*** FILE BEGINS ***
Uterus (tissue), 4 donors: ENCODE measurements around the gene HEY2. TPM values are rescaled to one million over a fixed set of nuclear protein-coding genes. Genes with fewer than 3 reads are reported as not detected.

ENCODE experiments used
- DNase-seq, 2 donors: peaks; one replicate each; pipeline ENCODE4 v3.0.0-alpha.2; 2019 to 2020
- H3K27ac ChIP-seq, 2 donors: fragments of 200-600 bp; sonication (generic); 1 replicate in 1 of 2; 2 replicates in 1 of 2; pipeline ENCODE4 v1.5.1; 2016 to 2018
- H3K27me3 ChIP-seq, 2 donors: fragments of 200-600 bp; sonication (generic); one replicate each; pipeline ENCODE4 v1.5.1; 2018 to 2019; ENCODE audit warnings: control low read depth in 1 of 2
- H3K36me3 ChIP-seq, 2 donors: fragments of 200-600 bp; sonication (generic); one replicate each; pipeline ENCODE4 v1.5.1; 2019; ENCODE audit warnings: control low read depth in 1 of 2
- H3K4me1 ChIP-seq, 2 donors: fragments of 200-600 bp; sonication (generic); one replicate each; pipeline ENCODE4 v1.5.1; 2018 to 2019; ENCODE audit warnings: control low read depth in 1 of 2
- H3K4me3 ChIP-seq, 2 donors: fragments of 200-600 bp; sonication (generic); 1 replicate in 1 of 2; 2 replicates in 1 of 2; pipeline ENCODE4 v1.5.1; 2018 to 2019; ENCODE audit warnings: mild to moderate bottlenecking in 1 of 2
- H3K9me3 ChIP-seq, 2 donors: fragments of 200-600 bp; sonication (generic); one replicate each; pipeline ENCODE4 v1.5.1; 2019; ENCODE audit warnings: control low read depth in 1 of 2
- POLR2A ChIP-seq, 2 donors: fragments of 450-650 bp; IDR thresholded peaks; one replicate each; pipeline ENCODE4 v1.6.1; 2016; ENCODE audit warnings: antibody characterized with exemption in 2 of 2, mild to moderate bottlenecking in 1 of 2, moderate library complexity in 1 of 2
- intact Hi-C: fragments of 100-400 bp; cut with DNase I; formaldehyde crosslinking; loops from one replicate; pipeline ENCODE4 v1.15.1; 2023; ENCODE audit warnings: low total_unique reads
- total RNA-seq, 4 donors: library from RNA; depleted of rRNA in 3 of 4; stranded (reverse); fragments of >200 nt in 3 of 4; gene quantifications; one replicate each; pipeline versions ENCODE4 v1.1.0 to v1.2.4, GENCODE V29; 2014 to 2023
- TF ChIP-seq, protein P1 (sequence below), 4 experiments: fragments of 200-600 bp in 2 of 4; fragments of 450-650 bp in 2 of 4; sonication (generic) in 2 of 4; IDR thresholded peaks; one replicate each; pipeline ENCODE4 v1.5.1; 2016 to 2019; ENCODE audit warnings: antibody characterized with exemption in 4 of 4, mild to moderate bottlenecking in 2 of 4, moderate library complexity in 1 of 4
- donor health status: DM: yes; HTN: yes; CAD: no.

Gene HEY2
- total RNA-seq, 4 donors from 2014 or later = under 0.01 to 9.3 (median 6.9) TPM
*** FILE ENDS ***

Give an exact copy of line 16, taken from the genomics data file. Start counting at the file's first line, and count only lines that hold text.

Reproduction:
- total RNA-seq, 4 donors from 2014 or later = under 0.01 to 9.3 (median 6.9) TPM